The moment you are ready to quit is usually the moment right before the miracle happens. Don’t give up.—The Internet*

Usually? Really? Usually when the miracle happens?

If miracles are usual, are they really miracles?

This is one of those squishy motivational quotes that goes around the Internet and makes people feel good, but that has no real substance at all. Scrutinize them too hard and they melt into a sticky mess, like strawberry ice cream on a hot sidewalk.

Nothing against perseverance, I’m 100 percent in favor of it. But a quote that guarantees a miracle is lying to you.

Miracles are never guaranteed, that’s what makes them so damn miraculous. (Click to tweet.) So if you’re hitting your head against a brick wall, waiting for that last-minute miracle, chances are pretty good you’re going to end up with a concussion instead.

Keep trying as long as it’s smart, but at some point, you might want to step back and regroup, perhaps take another tactic. No miracle is going to come along and turn a bad approach good. Sometimes you need to quit because things just plain aren’t working out. You know that old saying about can’t make a silk purse from a sow’s ear? Yeah, that’s true. Barring, of course, a miracle.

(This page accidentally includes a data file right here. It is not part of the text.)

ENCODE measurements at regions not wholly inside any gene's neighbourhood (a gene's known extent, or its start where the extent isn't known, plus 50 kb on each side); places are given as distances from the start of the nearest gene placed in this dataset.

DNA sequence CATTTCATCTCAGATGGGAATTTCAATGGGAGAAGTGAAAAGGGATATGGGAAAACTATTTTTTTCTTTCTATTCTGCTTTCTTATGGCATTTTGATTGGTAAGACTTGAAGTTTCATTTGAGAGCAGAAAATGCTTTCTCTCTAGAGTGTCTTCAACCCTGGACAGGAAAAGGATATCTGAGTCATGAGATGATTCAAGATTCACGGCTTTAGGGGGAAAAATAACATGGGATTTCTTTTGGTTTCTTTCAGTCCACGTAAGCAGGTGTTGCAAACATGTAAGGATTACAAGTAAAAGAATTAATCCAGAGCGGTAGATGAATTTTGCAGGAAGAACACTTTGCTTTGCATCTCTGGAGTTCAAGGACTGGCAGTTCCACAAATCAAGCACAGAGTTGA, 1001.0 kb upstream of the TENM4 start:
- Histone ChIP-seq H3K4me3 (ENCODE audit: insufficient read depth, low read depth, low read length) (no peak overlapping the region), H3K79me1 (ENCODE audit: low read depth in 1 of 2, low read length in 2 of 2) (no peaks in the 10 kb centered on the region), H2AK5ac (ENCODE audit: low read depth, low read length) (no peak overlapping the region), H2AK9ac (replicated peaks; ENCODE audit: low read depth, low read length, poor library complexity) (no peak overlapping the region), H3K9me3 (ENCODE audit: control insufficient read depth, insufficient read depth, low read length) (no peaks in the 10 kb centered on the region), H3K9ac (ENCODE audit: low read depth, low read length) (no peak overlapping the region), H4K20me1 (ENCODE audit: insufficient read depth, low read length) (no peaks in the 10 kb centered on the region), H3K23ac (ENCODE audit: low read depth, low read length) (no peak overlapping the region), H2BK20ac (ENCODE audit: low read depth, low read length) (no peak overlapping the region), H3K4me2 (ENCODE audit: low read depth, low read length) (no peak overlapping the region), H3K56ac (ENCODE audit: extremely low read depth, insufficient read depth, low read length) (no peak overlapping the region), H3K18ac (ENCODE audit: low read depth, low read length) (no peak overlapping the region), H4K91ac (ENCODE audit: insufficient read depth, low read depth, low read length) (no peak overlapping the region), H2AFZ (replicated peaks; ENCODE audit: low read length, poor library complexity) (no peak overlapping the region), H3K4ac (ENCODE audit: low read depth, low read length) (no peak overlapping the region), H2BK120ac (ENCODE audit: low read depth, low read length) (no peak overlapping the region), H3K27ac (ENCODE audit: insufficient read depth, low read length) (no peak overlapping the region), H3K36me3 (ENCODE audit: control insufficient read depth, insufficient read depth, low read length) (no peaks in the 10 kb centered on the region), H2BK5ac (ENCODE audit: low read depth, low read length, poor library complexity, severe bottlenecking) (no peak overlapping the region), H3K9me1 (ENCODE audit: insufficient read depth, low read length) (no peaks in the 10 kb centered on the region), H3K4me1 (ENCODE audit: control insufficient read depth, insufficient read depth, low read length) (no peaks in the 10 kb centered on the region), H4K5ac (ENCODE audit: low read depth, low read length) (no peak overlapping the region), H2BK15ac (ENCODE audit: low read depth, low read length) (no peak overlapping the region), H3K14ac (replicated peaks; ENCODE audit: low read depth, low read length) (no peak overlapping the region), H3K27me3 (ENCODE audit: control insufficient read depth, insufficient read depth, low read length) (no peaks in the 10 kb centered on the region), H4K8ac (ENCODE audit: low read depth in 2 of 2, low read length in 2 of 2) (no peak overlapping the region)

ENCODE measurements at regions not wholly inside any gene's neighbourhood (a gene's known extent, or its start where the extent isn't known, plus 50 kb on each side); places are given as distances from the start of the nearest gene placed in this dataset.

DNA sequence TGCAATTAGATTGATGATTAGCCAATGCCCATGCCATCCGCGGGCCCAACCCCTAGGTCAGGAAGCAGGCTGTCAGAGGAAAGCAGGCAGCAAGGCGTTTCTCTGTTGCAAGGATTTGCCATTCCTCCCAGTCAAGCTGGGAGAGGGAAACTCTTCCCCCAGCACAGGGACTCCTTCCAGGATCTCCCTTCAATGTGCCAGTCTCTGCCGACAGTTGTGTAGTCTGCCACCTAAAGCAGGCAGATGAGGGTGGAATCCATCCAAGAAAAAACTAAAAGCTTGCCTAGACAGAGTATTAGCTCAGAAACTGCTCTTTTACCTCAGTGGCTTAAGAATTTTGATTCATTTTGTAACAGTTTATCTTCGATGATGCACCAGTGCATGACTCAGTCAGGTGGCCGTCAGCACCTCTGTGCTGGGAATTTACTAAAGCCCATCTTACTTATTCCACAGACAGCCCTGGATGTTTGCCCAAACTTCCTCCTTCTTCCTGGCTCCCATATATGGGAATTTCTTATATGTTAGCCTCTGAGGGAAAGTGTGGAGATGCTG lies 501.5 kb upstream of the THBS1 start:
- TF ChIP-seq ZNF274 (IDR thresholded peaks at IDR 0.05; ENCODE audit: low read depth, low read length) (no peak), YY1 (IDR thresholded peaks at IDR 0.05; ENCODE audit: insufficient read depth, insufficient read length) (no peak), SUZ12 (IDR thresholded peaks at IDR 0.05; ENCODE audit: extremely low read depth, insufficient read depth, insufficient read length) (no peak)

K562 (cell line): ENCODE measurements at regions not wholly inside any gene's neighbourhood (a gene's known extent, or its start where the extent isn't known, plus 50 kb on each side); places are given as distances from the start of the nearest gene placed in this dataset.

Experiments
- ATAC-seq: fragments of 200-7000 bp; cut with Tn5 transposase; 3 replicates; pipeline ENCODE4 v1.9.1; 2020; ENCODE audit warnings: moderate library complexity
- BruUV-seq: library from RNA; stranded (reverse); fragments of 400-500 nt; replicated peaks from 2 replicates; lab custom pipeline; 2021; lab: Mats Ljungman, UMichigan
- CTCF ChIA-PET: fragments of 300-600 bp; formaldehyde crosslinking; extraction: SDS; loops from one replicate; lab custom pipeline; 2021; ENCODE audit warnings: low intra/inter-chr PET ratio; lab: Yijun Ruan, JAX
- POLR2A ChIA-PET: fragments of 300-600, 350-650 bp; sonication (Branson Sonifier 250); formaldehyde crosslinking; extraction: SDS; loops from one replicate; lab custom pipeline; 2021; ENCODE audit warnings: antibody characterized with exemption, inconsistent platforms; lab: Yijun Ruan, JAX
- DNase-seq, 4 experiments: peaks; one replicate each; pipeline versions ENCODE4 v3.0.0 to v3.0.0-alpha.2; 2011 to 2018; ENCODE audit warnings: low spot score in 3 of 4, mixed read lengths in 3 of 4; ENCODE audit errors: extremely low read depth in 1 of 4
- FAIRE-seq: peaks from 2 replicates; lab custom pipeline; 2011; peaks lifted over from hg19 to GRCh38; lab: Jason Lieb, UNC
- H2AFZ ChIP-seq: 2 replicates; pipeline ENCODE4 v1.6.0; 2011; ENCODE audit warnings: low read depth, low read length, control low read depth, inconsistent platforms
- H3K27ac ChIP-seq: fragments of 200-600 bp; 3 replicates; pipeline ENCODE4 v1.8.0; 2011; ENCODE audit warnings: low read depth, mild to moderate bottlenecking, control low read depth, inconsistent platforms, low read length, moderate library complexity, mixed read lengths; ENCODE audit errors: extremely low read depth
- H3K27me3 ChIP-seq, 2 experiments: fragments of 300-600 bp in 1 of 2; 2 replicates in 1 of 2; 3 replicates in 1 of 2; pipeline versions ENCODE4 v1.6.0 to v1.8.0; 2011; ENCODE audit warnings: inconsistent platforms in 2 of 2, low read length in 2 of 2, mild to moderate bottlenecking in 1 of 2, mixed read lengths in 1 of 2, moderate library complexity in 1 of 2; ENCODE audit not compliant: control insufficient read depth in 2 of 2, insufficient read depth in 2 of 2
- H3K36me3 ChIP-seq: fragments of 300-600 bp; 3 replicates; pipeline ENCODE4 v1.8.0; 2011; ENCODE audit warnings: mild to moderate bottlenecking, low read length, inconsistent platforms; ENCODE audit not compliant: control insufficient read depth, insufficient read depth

And if perseverance pays off because you’ve worked your ass off, do you really want to hand credit over to a miracle? Well, maybe you do. Maybe you’re that kind of person. But I prefer to credit hard work, perhaps kindness of strangers (or friends or family), maybe some luck—things that, to some degree, are down-to-earth and at least somewhat under my control.

I don’t actually believe in miracles, but I’m cynical. Still, even if you do, wouldn’t you have to admit that there is no usually when it comes to miracles? Miracles are most unusual indeed.

I’m not saying you should give up when the going gets tough. Just that it’s probably not a good idea to hold out for a  miracle. Maybe you need a Plan B instead.

* I saw this attributed on one blog to pastor Rick Godwin, but only on that one blog so I don’t know.

Photo of girl blowing fairy dust is available from Shutterstock.



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    Last reviewed: 9 Nov 2012

APA Reference
Dembling, S. (2012). Keep Trying, But Don’t Count On A Miracle. Psych Central. Retrieved on March 31, 2015, from



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